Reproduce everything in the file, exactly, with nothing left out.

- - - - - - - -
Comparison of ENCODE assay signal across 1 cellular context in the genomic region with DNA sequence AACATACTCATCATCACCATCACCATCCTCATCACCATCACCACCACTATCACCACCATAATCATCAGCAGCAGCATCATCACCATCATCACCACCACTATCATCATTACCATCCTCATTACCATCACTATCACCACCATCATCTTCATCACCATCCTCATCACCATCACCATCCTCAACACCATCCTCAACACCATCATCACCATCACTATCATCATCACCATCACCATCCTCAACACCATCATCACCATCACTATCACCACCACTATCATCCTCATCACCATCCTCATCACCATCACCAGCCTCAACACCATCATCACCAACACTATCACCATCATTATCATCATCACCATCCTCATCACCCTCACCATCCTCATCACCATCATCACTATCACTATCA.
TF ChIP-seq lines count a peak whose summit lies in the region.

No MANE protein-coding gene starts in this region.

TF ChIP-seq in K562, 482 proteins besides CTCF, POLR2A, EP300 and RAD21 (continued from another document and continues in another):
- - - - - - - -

Comparison of ENCODE assay signal across 1 cellular context in the genomic region with DNA sequence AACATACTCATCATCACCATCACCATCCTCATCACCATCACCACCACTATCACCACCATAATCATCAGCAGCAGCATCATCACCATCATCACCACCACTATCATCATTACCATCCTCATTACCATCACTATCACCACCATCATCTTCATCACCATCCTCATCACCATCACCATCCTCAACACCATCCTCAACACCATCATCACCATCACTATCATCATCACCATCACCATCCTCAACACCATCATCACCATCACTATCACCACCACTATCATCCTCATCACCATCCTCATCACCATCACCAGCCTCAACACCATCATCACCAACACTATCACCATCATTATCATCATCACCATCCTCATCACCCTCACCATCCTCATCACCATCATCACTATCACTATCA.
TF ChIP-seq lines count a peak whose summit lies in the region.

No MANE protein-coding gene starts in this region.

TF ChIP-seq in K562, 482 proteins besides CTCF, POLR2A, EP300 and RAD21 (continued from another document and continues in another):